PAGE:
What To Know About Wage Garnishment
Although it has a loftier image, the IRS is really not unlike any other creditor. If you owe back tax debt, the IRS will not simply walk away and forget about it. On the contrary, the IRS will pursue and attempt to collect your tax debt in a more aggressive manner than most other creditors. Wage garnishment is just one tool among others that the IRS has to collect back tax debt.
If you currently have tax debt, easily the worst thing you can do is ignore it. Pretending that the debt isn’t there will only exacerbate the situation, as the IRS can tack on additional penalties and interest. The sooner you confront this problem, the better off you will be from both a financial and personal perspective.
Unlike other creditors, the IRS does not need to obtain a court judgment before it begins to garnish your wages. Most people assume that it would, given that other creditors need a judgment to garnish wages. The IRS is different. If the IRS decides to pursue wage garnishment, it can begin to seize your wages immediately.
Though the IRS does not need a court order to garnish your wages, it will almost always need to notify you of its intent to collect before initiating the garnishment process. The IRS will send you a formal notice of its intent to seize your assets to satisfy your tax debt. This notice will provide a detailed explanation of your tax debt situation and instructions to follow if you wish to avoid forfeiting your assets. If you do not take the steps to resolve the situation, the IRS will move forward with its collection efforts. Typically, you will have 30 days to take action.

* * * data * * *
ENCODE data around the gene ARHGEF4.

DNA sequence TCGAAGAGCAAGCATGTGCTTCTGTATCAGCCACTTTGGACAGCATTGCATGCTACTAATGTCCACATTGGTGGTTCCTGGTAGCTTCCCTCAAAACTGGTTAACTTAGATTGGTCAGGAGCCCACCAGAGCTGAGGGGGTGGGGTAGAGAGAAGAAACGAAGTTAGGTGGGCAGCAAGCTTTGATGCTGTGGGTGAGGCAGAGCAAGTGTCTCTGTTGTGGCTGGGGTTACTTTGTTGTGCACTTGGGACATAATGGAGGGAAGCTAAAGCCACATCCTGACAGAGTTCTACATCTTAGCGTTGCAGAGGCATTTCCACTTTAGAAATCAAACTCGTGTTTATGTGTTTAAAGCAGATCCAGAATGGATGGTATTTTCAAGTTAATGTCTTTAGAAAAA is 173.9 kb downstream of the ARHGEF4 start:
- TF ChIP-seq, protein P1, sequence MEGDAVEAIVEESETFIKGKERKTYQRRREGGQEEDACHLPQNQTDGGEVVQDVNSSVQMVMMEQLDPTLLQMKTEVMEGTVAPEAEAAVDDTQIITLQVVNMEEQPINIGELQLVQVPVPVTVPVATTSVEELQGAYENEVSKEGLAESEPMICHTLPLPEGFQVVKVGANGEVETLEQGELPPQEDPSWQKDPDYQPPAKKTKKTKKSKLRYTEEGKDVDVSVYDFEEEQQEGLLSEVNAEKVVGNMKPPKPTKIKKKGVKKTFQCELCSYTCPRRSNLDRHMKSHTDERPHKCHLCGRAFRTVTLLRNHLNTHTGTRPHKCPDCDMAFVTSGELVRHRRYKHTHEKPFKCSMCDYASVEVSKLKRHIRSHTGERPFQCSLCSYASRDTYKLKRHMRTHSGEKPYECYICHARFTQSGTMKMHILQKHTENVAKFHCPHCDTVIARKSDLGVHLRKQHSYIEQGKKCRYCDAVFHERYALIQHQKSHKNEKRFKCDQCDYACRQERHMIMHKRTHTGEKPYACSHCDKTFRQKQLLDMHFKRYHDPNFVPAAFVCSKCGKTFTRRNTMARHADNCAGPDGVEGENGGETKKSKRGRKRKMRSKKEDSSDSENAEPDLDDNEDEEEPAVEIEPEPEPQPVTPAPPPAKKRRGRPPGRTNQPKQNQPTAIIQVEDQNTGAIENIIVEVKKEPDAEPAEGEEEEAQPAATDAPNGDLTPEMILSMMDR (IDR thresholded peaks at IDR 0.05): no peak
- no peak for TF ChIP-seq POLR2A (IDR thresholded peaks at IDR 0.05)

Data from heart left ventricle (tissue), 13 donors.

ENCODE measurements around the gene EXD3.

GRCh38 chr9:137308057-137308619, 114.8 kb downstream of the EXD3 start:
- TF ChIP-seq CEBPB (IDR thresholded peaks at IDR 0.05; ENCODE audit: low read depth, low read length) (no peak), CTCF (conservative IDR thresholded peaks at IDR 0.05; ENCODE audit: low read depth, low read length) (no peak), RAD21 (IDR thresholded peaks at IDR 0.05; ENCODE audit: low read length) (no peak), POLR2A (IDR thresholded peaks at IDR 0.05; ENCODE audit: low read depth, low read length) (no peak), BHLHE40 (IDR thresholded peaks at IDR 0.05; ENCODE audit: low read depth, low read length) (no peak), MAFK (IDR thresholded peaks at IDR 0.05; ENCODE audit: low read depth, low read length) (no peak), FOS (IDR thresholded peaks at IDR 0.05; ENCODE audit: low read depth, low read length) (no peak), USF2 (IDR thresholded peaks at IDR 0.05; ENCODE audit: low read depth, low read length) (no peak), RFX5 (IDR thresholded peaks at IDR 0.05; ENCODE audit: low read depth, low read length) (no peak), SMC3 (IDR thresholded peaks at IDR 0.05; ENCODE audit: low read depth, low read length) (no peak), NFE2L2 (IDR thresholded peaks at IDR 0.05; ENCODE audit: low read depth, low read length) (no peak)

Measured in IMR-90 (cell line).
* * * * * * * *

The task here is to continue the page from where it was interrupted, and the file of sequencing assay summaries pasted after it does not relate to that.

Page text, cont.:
- The IRS uses wage garnishment to seize your wages to repay tax debt.
- The IRS does not need a court order to initiate the garnishment process.
- The IRS will provide notice before initiating the garnishment process.
How to Stop Wage Garnishment
Nobody likes having their wages garnished. The good news is that taxpayers have several options to remove a garnishment after it has started.
However, it’s important to understand that you will almost always need to pay a portion of your tax debt in order to stop wage garnishment.
The first and most straightforward way to immediately halt a wage garnishment is to pay your back tax debt in full. Not every taxpayer can manage this financially, though, so the IRS provides alternatives such as installment agreements or offers in compromise.
Here at Boxelder Consulting, we understand the importance of a tailored resolution plan that focuses on the results that you want to achieve. Armed with decades of combined experience negotiating with the IRS, our licensed tax professionals always consider which resolution plan will save you the most time and money in the long run.
- Wage garnishment can be stopped after it has started.
- You have multiple ways to remove a garnishment order.
- You will almost always need to pay at least some of your tax debt to stop the process.
IRS Wage Garnishment Help – Remove Wage Garnishments Now
Wage garnishment is no laughing matter. If you find that the IRS has started to seize your wages to pay back tax debt, get in touch with Boxelder Consulting today to request a free consultation & analysis of your tax liabilities. Let our licensed tax professionals review your case, determine the best path forward, file the necessary paperwork, and negotiate directly with the IRS on your behalf.